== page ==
The Spanish Civil War was a conflict that had a profound influence on many 1930s artists, especially poets, such as Stephen Spender. This article analyzes Spender’s ‘Ultima Ratio Regum’, a poem written about the conflict, looking in particular at the structural form Spender selected for this work, and highlighting some of the literary devices he employed, as well as assessing the effect these have on the content of the poem.
In terms of form and structure ‘Ultima Ratio Regum’ is fairly conventional. It comprises several stanzas, each containing an equal number of lines. The language employed is relatively straight forward, in that it doesn’t employ a formidable vocabulary or is it abundant in syntactical trickery – features that are characteristic of the contemporaneous work of W.H. Auden. Its central message is probably comprehensible to most readers on a first perusal. In regards to tone, the poem is comparatively serious, articulating heartfelt and sincere views in a direct and immediate manner.
An understanding of Latin is clearly required to comprehend the title of Spender’s poem, as translated into English, ‘Ultima Ratio Regum’ reads: ‘The last argument of kings’. This gives some idea as to the concerns of the poem. The title refers to war as being the final measure in which monarchies, as opposed to democracies, settle their differences. This serves to strengthen Spender’s credentials as a pacifist, as he is clearly referring to the horrors of all wars instead of just the Spanish Civil War.
‘Ultima Ratio Regum’ is in four stanzas, each containing six lines of varying length. It is related in the third-person by an unnamed narrator who describes the death of a young man who dies in action in an unspecified conflict. The events described are somewhat vague and are not arranged in a sequential order, for example, the first stanza informs us that “the boy lying dead under the olive trees / Was too young and too silly” while the third stanza opens with the line “O too lightly he threw down his cap”, as if he were still alive.
The poem’s protagonist is conveyed as an alienated and anonymous young man with no particular role in society. This impression is created mainly in the first three lines of the second stanza. We learn that “factory hooters never summoned him”, indicating that he was either too young to work, or was of a class who wouldn’t be expected to work in factories. We also learn however that “Nor did restaurant plate-glass doors revolve to wave him in” – a line which reflects that upper-class society was less than welcoming to him. We gather that he wasn’t famous through the line “His name never appeared in the papers”. The line “The world maintained its traditional wall” indicates that he was something of an outcast. The repetition of the word “wall” in the third stanza is illuminating, especially in that it is described now as “unflowering”, instead of “traditional”, possibly meaning it never yielded anything for the young man. Now it is “sprouted with guns”, and it seems somewhat inevitable that the succeeding lines depict the protagonist’s death, as if he had been finally gunned down by the society that had previously shunned him.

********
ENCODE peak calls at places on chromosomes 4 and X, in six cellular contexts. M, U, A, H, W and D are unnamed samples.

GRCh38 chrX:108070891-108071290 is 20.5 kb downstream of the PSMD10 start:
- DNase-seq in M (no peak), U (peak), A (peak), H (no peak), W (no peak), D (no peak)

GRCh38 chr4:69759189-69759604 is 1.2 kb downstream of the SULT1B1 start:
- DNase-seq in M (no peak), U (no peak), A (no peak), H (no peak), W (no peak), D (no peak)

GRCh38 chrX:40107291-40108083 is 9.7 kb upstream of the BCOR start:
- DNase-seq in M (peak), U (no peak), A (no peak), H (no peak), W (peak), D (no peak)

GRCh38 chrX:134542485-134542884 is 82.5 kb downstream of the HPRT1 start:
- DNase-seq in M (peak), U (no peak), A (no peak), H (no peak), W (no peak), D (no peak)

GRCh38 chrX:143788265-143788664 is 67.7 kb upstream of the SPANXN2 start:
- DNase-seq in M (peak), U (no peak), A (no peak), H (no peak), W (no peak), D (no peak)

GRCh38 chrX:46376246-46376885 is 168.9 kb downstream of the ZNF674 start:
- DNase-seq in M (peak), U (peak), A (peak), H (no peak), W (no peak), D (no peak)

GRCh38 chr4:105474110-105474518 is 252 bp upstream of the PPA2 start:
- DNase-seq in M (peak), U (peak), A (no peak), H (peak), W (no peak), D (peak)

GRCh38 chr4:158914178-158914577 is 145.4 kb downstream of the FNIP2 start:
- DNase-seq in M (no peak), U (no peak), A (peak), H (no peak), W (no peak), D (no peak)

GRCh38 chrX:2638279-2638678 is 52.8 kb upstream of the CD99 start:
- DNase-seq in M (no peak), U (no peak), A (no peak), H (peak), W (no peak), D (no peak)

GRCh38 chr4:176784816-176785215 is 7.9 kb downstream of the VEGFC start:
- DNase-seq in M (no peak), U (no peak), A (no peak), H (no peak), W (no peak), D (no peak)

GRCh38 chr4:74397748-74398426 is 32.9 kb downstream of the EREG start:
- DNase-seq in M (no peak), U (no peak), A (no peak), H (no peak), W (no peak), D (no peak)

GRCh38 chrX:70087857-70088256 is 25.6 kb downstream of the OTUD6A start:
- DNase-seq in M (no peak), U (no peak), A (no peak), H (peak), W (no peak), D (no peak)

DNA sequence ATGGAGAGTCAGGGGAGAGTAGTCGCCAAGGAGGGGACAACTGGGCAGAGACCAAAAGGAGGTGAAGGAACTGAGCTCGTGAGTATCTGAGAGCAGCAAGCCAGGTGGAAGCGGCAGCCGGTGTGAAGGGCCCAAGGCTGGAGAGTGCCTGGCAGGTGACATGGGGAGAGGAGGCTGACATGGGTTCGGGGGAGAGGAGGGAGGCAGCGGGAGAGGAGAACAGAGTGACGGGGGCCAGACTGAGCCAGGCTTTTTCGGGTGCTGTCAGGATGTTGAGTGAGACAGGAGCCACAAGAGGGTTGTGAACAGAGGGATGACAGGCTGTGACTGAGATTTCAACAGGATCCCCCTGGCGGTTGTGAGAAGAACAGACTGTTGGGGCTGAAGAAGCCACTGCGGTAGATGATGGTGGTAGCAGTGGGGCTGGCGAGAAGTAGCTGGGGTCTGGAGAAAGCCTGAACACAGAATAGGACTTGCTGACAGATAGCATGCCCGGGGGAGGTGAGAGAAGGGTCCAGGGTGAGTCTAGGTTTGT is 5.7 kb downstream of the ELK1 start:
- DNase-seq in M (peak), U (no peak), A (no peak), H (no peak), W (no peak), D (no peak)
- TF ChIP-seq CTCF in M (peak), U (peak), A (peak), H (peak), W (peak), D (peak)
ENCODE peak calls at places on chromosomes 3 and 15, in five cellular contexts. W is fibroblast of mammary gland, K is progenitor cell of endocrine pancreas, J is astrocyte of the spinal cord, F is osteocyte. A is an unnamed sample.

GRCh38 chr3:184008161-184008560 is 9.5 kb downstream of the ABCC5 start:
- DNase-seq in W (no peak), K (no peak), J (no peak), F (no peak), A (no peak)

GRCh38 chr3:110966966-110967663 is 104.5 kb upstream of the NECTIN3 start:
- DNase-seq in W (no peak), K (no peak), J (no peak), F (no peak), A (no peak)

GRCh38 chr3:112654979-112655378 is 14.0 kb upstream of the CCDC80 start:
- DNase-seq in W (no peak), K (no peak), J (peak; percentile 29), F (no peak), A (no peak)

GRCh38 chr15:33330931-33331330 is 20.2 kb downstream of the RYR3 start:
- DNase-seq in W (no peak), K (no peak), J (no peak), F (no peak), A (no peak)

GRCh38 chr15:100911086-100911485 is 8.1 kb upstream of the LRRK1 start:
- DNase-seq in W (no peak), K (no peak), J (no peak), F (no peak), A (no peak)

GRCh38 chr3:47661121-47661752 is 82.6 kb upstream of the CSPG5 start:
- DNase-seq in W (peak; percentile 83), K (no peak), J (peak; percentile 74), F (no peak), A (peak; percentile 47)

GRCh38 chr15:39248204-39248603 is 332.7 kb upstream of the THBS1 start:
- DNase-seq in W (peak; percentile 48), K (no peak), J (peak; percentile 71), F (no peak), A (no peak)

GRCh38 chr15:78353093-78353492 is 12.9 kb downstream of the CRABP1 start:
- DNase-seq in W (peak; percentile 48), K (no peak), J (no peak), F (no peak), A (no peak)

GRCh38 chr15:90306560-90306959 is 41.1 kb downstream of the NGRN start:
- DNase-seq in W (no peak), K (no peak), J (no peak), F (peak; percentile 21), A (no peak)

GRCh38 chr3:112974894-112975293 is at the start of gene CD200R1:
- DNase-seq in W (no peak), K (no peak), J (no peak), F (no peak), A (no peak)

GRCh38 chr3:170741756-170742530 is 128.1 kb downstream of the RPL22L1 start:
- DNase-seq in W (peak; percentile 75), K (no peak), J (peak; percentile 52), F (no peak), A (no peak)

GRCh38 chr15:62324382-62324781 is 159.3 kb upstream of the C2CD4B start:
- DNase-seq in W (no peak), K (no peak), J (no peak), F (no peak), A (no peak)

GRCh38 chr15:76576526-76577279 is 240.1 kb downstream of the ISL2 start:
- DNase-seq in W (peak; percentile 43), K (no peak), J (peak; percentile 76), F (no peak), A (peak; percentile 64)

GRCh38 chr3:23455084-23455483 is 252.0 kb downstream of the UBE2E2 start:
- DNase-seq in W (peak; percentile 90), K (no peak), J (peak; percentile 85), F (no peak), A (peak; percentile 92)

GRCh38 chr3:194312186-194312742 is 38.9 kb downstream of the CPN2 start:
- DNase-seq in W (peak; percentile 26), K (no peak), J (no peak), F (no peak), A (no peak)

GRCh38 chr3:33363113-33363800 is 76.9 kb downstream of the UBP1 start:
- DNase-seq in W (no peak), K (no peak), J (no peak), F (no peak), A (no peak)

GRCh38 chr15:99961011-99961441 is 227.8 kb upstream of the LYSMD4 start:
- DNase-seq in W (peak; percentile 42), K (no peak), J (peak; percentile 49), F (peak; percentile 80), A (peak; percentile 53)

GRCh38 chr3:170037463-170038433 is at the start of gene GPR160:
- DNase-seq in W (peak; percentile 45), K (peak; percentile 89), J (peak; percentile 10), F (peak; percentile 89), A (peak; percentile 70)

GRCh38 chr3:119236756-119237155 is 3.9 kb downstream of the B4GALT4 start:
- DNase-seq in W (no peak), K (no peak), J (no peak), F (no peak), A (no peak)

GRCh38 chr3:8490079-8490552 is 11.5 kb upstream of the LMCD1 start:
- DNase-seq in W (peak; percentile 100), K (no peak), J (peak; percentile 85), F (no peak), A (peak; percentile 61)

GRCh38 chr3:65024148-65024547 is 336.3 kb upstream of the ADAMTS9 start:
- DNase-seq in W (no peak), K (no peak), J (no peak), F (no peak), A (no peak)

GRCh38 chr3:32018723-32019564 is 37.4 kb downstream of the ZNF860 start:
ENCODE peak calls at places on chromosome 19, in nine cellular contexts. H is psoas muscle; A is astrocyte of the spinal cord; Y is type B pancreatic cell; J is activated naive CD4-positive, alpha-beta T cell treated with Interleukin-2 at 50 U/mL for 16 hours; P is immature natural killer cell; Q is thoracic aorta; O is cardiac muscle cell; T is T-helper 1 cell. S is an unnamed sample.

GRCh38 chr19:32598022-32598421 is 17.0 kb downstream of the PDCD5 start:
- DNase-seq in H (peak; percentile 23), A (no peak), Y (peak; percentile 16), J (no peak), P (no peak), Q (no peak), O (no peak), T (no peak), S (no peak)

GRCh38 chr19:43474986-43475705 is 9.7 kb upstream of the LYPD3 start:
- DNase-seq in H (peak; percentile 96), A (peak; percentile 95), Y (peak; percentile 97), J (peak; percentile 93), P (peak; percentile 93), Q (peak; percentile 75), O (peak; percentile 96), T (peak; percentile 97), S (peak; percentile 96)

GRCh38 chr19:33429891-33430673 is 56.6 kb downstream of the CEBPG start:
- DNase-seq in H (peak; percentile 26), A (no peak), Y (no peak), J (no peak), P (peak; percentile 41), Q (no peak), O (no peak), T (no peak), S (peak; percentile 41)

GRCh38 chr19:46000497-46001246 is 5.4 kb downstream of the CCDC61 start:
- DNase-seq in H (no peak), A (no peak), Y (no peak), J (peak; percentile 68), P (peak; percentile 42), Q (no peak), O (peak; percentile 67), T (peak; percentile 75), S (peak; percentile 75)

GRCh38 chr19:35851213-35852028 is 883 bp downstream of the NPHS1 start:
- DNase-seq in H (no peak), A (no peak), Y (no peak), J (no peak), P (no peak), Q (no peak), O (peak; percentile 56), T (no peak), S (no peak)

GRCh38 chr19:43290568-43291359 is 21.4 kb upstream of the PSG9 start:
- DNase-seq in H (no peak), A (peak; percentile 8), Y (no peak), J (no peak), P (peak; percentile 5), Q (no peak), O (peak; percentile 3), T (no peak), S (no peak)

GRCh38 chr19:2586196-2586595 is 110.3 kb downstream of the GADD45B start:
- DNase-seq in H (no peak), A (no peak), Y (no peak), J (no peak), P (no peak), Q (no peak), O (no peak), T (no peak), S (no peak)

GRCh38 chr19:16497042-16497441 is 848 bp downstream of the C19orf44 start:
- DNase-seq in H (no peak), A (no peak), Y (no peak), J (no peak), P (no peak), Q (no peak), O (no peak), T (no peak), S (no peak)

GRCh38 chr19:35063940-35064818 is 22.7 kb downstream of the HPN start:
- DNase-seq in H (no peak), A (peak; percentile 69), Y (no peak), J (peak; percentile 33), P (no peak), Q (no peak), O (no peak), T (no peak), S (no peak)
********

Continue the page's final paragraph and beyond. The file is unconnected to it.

Spender doesn’t portray the boy’s brutal death in graphically realistic detail but instead adopts a noticeably figurative approach. This is achieved mainly through imagery and symbolism. The “olive trees”, mentioned in the first and final stanzas, are symbolic in the way that the olive branch is used to convey the idea of peace. There is a hint of irony in that the boy’s body is “lying dead” beneath them. In the last stanza, Spender addresses the reader directly. The use of caesura – a prominent full stop in the third and fourth lines – demands that the reader “Consider” and “Ask” as to why so much money was spent on the young man’s death.